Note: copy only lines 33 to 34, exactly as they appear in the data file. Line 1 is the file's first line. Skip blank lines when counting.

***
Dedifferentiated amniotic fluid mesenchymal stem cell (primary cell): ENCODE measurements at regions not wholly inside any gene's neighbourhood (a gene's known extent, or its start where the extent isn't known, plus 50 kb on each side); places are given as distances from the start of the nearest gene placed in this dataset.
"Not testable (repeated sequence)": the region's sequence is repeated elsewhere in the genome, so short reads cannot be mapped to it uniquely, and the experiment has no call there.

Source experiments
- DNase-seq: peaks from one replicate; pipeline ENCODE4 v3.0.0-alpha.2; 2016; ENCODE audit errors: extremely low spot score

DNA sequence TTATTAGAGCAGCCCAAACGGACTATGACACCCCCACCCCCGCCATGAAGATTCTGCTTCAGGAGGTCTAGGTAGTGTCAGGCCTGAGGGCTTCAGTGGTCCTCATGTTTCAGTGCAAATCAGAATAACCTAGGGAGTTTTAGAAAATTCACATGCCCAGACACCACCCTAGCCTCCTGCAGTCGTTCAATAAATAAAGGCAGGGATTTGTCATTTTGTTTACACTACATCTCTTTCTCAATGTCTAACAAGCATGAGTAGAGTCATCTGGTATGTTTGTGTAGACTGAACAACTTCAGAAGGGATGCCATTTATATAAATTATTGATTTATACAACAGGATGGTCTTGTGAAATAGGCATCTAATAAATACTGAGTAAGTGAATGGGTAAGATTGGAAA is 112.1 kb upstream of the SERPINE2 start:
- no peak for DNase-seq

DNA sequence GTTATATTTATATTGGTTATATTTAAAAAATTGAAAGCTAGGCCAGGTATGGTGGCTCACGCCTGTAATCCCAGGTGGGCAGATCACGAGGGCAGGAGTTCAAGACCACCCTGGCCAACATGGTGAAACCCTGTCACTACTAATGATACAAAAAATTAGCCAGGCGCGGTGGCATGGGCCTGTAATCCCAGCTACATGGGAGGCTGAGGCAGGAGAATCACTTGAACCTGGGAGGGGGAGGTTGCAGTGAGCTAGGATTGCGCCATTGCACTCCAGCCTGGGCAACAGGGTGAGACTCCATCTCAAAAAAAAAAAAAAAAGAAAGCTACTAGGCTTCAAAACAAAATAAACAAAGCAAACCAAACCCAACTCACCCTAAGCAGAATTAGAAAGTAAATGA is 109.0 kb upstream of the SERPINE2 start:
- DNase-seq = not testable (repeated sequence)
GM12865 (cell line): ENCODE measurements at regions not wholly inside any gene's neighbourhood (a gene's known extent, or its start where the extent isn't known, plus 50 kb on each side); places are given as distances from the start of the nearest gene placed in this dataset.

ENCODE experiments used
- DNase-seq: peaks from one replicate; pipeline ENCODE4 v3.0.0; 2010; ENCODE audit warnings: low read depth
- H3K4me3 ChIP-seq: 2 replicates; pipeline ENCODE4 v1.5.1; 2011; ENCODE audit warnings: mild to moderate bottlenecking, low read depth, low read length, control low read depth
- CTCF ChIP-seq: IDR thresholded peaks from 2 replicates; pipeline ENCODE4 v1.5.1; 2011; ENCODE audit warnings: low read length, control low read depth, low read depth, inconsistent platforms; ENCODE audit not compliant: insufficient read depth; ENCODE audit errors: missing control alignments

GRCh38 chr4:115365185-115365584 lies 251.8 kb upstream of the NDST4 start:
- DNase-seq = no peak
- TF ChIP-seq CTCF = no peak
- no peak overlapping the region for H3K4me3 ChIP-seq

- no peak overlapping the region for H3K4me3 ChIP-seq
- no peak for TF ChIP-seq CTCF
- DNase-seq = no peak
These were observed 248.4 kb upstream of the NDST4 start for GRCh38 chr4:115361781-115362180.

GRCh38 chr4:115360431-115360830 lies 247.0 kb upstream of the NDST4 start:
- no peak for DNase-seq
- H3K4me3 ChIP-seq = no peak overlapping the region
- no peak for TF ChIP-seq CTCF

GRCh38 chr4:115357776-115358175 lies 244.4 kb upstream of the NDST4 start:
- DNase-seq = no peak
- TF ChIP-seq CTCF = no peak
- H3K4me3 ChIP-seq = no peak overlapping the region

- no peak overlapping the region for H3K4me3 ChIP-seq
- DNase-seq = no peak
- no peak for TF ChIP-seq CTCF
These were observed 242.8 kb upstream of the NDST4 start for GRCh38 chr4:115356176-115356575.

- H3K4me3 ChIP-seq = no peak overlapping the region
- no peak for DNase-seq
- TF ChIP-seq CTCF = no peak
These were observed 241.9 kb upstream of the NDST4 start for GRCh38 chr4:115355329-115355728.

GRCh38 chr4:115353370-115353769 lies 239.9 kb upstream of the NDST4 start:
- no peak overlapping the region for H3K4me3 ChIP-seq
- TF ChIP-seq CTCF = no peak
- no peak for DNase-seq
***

These were observed 242.8 kb upstream of the NDST4 start for GRCh38 chr4:115356176-115356575.

- H3K4me3 ChIP-seq = no peak overlapping the region